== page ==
[Jump to Recipe] I have already posted about 18 soup recipes, but there's more where that came from. Once upon a time, I had the fantasy of opening a "soup store/resto". When the "soup Nazi" bit appeared on Seinfeld that took a bit of the wind out of my sails. A few "all soup" stalls opened in busy Toronto food courts, but that trend seems to have faded away, as did my fantasy. Nonetheless I still like soups, and I have been making this for almost two decades, from "Soup: Superb ways with a classic dish" (Debra Mayhew Ed. 2001). The recipe appears countless times on the internet without credit to this book, so I don't really know who "owns" the recipe. From what I can tell it originates in Northern Ireland.
Soups can be an easy way to meet advised daily vegetable intake. - and they have another "secret" property. My "Slow Down" blog-post referred to the importance of reconnecting with the sensations of hunger and satiety. While we may have the bad habit of mindlessly reaching for food in certain contexts or hours of the day, being in touch with "feeling full" can help you avoid temptations. Turns out there is science that supports the view that nothing beats soup for making you feel full! It does this by inhibiting ghrelin in the digestive system. "The scientists' scans confirm that the stomach stays fuller for longer, staving off those hunger pangs... The stomach gradually empties, more slowly for the soup than the solid meal plus water." [Read more about ghrelin.]
I am recommending this soup because it tastes fabulous, not because it should figure into a weight loss program, but while we're on that subject, two references to soup and dieting come to mind.
- I recall a Weight Watchers soup. (I have done WW three times which is why I will never do it again - Oprah cheer-leading notwithstanding. I always gained back all the weight, plus more. I know it works for some people but I ended up having more lasting results with another approach.) Anyhow, from a quick Internet search I see that the "all you can eat / zero points cabbage/vegetable soup" still exists.
- Do you recall the (cleansing) "Magical Leek Soup" from "Why French Women Don't Get Fat?" Supposedly a generations old practice, you were supposed to begin the diet consuming only this soup, every 2-3 hours, for two days. I admit I tried that - did not like the soup and, for me, an unsustainable approach.
This Irish Yellow Broth Soup is not likely to contribute to weight gain - but forget about all that, and make it because it is so terrific for such little effort. I am astonished it has taken so long to appear on my site. It is a great Spring soup - not as heavy as some Winter soups, and you might find that you have all the ingredients on hand.
Here's the Recipe!
The recipe yields only about 4 servings, so double it if you need more, or want leftovers.
- chop onion, celery and carrots (could be done ahead of time / even day before)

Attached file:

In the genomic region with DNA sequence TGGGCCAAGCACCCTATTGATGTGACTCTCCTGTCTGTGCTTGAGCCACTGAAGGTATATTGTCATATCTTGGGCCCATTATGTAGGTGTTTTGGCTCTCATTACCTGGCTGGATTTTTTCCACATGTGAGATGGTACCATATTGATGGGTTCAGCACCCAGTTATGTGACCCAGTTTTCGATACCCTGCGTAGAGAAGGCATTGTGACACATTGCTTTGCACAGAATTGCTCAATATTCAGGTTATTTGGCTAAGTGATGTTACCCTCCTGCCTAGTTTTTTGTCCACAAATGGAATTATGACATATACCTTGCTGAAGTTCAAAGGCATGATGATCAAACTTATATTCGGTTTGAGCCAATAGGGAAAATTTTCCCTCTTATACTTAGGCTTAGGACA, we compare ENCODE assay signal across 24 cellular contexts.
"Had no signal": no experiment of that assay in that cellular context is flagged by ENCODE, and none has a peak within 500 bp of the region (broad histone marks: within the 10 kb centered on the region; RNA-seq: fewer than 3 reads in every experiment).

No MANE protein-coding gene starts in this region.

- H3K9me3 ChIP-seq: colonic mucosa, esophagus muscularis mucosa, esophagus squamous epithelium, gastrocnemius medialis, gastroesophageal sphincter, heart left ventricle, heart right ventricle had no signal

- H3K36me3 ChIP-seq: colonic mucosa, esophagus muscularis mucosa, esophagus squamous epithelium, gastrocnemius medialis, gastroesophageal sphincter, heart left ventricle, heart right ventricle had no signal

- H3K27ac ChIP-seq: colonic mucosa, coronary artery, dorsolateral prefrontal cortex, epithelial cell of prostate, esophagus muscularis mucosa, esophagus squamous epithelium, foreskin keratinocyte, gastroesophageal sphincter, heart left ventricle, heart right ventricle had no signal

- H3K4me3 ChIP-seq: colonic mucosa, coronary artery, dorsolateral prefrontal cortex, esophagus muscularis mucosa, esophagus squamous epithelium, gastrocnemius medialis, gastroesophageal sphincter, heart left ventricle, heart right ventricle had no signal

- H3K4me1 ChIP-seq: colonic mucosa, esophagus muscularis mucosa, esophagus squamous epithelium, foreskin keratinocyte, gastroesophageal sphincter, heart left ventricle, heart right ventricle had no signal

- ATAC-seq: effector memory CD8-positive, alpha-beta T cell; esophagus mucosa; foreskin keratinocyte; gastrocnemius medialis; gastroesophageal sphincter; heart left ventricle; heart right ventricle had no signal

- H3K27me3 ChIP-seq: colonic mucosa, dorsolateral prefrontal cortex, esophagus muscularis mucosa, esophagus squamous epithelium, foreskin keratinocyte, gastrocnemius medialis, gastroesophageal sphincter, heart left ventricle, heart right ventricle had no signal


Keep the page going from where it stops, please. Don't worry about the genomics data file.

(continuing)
- chop the spinach
1 onion, finely chopped
1 celery stick, finely chopped
1 carrot, finely chopped
2 TB unsalted butter
If I'm not in the chopping mood, I pulse each ingredient separately in a food processor. In case it's not obvious, no need to wash the food processor bowl in between.
In an appropriate size saucepan or Dutch oven (depending on whether you are doing 4 or 8 servings), melt the butter and cook the chopped onion for about 2 minutes until the onion is soft. Stir in the chopped carrots and celery and cook gently for a further minute or so, stirring constantly.
1/4 cup flour
4 cups stock (chicken or vegetable)
(Regular flour works, or try Easy Blend Flour to be sure to avoid lumps. Have the chicken stock ready.)
Stir the flour into the veggie mixture and cook gently for a further 1 minute stirring constantly, since the bottom of the pan may get sticky. Pour in the stock, gradually at first to avoid flour lumps. Bring to a boil. Reduce heat, cover and simmer for 30 minutes until vegetables are tender.
1/4 cup steel-cut Irish oatmeal
4 oz / 4 cups spinach, chopped
2 TB cream (heavy or half and half)
Stir in the oatmeal - do not walk away! Stir for a short while otherwise the oatmeal will fall to the bottom of the pan and clump, maybe even burn. In total, cook for 15 minutes after adding the oatmeal. Keep stirring every few minutes!
Add the spinach after it seems the oatmeal will no longer clump (5 minutes or so after above.)
Stir in the cream and season to taste with salt and pepper. Optional: garnish with fresh parsley.
The oatmeal will continue to absorb liquid so extra liquid (water or broth) may need to be added depending on when this is being served.
Notes and Tips...
- Irish Steel Cut Oats - do not substitute any other type of "oatmeal"; Irish steel-cut oats are distinctive and I would buy the best - McCann's.
- Spinach - baby spinach is the easiest to use, but if you are using a large leaf spinach, remove the spines.
- Carrots - there are carrots, and then there are carrots; aim to use fresh, tasty carrots
- For KB Recipe Attribution Practices please click here.
Did you know I have often whimsically wondered if I was Irish in another life? Read more...
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